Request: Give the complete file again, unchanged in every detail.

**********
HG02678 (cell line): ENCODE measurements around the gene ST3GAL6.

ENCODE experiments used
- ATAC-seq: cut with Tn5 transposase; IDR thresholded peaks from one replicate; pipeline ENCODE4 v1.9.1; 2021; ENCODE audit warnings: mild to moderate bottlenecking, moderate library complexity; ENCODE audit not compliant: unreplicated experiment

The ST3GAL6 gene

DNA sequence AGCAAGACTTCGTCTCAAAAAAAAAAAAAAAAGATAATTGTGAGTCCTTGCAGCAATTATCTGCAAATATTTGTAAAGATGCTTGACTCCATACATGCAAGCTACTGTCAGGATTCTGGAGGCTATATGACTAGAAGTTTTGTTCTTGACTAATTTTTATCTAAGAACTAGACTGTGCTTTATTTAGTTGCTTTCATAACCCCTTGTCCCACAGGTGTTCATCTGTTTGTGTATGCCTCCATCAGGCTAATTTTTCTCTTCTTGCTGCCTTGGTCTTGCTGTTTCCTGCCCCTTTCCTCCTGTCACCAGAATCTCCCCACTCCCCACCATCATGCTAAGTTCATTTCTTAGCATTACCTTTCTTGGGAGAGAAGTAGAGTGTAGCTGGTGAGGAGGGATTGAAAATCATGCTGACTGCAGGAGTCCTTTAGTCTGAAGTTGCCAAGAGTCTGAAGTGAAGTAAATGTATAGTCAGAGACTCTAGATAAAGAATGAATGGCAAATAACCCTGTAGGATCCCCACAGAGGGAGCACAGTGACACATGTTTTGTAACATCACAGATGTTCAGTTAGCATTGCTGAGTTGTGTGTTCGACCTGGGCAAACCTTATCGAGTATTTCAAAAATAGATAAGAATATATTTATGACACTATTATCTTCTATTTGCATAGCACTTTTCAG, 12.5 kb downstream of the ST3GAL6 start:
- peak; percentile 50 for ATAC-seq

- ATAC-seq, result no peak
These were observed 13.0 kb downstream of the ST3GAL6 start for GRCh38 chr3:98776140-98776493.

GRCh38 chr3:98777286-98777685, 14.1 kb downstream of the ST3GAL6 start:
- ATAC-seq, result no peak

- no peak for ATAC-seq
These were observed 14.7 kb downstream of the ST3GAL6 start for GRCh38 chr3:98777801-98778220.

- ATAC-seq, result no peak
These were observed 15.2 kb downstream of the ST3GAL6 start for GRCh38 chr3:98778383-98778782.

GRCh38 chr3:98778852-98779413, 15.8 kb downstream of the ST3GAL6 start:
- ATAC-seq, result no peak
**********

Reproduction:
HG02678 (cell line): ENCODE measurements around the gene ST3GAL6.

ENCODE experiments used
- ATAC-seq: cut with Tn5 transposase; IDR thresholded peaks from one replicate; pipeline ENCODE4 v1.9.1; 2021; ENCODE audit warnings: mild to moderate bottlenecking, moderate library complexity; ENCODE audit not compliant: unreplicated experiment

The ST3GAL6 gene

DNA sequence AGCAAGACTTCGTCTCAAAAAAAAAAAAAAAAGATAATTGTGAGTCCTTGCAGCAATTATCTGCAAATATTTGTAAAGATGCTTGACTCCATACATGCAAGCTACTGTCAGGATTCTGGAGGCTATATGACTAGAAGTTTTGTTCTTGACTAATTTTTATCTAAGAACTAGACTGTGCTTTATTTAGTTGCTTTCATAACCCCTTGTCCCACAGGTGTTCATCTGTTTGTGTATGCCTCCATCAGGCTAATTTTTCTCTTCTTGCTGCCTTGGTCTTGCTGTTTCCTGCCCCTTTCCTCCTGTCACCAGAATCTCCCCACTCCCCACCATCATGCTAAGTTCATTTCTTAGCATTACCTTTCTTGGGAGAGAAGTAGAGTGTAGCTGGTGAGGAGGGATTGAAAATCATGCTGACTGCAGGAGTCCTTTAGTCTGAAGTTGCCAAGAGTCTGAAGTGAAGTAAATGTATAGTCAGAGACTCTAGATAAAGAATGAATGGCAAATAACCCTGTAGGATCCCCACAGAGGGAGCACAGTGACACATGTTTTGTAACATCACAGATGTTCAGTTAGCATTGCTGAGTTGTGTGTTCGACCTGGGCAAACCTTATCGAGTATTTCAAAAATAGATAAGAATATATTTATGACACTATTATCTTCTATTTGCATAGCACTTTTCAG, 12.5 kb downstream of the ST3GAL6 start:
- peak; percentile 50 for ATAC-seq

- ATAC-seq, result no peak
These were observed 13.0 kb downstream of the ST3GAL6 start for GRCh38 chr3:98776140-98776493.

GRCh38 chr3:98777286-98777685, 14.1 kb downstream of the ST3GAL6 start:
- ATAC-seq, result no peak

- no peak for ATAC-seq
These were observed 14.7 kb downstream of the ST3GAL6 start for GRCh38 chr3:98777801-98778220.

- ATAC-seq, result no peak
These were observed 15.2 kb downstream of the ST3GAL6 start for GRCh38 chr3:98778383-98778782.

GRCh38 chr3:98778852-98779413, 15.8 kb downstream of the ST3GAL6 start:
- ATAC-seq, result no peak